All of which brings me, eventually, to modern car technology and driver aids, most of which have their basis in micro-electronics. They are amazing things. The injection system of a modern diesel engine can provide five separate squirts of fuel, each minutely timed and of minutely different volume, in the space of one ignition stroke – an event which, at 4,000rpm, occupies just under 0.004 seconds by my calculations. I couldn’t do that.
A drive-by-wire throttle, when you depress it in anger at the exit of a corner, will garner information from sensors monitoring, among other things, air density and temperature, limits of traction and perhaps even the steering angle. At the same time, a disposable plug-in module will be deciphering the ignition requirements in three dimensions. I couldn’t begin to sort this lot out even given three hours in a silent examination room with a calculator and my lucky pencil sharpener.
In fact, whatever computerised systems are responsible for these things are much, much better than me at punctuality, long division, data management and spatial logic. But I bet they couldn’t catch a tennis ball.
I can. I can also ride a bicycle, run, swim, shoot clay pigeons and pat my head while rubbing my stomach. Bosch Motronic can’t do any of these things. I could even, theoretically at least, compete in the triple jump or javelin.
So when people tell me that electronic controls are coming between the driver and the modern car, I say cobblers. Yes, the right-hand pedal in the new Golf GTI may seem a bit vicious at times, and perhaps the traction control in this or that supercar is too intrusive. I’ve no doubt that some electric power steering systems are placing a barrier between the steering wheel and what the wheels are ultimately doing, and brake assist sometimes seems to make a mockery of the relationship between what we do with the middle pedal and what actually happens to the car. But to suggest that these things are usurping the driver is nonsense.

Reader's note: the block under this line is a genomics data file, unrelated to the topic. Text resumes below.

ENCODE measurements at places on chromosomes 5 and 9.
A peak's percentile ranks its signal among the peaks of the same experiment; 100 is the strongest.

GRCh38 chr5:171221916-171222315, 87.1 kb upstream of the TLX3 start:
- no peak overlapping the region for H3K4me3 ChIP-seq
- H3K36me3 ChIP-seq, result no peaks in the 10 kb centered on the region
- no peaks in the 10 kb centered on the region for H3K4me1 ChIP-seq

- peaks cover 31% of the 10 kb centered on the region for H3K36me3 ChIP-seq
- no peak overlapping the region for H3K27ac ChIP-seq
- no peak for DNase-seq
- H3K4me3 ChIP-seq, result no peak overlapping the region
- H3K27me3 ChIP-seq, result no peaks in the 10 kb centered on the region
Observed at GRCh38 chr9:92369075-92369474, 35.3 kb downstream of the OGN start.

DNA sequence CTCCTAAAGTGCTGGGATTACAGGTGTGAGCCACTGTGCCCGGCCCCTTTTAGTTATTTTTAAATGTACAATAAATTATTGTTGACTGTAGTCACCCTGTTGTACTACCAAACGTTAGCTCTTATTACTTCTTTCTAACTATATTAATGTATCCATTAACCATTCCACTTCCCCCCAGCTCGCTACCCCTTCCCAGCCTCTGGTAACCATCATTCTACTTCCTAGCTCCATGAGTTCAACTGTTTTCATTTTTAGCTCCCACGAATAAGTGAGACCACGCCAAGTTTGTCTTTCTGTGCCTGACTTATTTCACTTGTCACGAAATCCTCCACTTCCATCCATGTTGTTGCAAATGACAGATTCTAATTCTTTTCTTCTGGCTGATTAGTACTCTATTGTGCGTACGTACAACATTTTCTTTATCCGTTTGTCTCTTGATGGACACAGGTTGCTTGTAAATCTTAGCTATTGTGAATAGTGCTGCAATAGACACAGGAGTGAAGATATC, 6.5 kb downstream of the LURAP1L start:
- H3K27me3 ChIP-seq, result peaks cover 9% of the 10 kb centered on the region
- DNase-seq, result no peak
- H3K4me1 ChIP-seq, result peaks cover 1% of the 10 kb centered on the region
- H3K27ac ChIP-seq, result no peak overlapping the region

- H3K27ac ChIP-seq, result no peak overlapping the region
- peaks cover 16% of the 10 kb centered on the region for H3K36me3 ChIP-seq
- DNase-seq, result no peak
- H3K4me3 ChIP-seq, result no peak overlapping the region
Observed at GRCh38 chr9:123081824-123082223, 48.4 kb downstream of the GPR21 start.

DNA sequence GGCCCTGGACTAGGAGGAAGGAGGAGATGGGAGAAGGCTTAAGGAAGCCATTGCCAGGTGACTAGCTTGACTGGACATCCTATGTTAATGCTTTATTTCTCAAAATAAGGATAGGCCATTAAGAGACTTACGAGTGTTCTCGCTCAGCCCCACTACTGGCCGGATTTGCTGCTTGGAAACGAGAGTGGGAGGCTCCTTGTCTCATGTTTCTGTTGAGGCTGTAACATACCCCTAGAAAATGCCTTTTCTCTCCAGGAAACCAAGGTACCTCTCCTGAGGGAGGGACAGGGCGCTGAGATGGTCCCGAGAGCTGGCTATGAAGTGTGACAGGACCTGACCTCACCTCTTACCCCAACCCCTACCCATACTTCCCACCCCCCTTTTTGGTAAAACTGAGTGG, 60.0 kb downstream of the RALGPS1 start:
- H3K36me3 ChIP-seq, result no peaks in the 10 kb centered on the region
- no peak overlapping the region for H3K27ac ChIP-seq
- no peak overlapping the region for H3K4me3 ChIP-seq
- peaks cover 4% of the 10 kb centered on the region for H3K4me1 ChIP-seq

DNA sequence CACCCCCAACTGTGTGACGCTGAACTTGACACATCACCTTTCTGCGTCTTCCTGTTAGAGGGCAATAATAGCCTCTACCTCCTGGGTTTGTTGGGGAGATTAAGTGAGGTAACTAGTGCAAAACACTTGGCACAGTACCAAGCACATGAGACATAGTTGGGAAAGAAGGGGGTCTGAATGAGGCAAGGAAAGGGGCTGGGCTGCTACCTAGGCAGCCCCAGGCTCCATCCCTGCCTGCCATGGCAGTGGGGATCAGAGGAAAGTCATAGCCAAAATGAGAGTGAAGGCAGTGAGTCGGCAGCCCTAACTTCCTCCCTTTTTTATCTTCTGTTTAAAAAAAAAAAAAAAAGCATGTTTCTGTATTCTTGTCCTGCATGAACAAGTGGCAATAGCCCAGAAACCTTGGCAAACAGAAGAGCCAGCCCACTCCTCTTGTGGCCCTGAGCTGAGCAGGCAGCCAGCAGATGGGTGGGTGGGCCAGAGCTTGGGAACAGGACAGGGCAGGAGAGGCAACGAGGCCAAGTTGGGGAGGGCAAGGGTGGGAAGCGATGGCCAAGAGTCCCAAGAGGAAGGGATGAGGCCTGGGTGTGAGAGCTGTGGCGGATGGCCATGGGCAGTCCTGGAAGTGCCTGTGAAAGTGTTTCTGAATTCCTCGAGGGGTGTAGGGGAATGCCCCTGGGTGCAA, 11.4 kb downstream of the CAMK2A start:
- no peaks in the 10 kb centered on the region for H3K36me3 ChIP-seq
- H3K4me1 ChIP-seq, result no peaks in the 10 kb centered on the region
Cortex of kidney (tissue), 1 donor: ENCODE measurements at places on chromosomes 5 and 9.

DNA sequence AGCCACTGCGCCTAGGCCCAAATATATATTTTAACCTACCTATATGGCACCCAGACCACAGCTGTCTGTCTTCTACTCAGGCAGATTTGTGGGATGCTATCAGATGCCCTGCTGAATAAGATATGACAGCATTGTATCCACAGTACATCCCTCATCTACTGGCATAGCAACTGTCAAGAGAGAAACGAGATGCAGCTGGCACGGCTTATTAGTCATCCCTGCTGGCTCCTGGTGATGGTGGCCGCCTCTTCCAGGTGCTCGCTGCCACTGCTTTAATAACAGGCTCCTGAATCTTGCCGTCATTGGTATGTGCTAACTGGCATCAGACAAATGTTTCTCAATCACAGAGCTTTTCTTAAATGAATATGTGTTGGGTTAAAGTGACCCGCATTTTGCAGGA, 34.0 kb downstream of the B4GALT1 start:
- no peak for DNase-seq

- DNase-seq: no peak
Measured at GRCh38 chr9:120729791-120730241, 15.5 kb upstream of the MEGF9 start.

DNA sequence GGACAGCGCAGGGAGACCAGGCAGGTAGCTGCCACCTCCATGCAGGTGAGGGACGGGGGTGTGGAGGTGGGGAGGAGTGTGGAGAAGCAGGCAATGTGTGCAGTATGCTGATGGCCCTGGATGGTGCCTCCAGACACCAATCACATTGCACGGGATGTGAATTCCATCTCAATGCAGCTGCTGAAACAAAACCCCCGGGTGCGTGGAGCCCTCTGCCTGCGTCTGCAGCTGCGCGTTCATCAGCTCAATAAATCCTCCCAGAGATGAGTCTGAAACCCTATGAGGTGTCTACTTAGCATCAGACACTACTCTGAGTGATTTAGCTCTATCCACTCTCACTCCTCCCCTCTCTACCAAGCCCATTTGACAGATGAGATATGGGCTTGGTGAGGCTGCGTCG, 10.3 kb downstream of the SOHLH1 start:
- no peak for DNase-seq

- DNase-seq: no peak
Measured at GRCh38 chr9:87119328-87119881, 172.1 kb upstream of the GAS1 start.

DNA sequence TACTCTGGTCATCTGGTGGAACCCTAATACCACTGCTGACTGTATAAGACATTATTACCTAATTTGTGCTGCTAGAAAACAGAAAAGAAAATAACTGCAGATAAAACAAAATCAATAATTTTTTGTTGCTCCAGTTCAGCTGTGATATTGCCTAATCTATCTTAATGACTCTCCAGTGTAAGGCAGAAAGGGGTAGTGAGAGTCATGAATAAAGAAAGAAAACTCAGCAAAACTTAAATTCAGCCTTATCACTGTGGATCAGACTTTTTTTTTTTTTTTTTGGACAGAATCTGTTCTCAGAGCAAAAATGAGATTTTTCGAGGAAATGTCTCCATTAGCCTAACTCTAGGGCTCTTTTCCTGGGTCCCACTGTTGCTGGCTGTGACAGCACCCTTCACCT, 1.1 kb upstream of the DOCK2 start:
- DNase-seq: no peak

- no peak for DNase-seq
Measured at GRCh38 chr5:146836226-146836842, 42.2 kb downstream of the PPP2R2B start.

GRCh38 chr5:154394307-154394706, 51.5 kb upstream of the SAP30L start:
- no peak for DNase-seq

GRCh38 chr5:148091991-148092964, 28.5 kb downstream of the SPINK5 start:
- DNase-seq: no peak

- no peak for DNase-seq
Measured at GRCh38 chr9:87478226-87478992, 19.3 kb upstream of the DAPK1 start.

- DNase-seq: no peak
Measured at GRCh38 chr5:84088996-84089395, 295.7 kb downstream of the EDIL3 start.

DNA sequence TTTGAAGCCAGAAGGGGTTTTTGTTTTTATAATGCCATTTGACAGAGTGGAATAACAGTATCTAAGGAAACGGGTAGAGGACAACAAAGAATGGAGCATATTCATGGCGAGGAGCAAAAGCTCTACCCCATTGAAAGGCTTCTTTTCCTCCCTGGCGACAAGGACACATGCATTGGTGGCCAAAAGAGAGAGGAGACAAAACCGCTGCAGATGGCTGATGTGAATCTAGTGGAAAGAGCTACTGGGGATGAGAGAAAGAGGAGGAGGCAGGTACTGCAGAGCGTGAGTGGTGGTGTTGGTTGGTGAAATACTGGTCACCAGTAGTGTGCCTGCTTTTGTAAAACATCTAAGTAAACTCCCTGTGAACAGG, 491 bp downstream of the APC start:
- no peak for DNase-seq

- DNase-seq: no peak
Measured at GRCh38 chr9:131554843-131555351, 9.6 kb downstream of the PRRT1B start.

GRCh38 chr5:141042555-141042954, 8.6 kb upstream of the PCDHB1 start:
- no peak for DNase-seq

Electronics are merely cussed and logical, as your desktop computer will ultimately prove to be. Meanwhile, the human computer is supreme, the most remarkable electro-mechanical device ever conceived, and one as yet barely understood. I now realise that when I drive my old 911 down a winding country road, pretty much every last bit of my body – save perhaps my hair – is toiling away, deciphering the mass of information coming at it and translating it through the brain into a multitude of decisions and inputs. If you don’t believe me, try it for yourself without a thumb, a big toe, an eye or a buttock. The fact is we are no closer to finding a substitute for the driver than we are to finding an alternative to sperm in the reproductive process.
The greatest driving aid in the entire history of motoring was fitted to the Benz Motorwagen when it was rolled out of its shed for the very first time, and has been included in the design of every single car built since. It was you.
And it’s still you.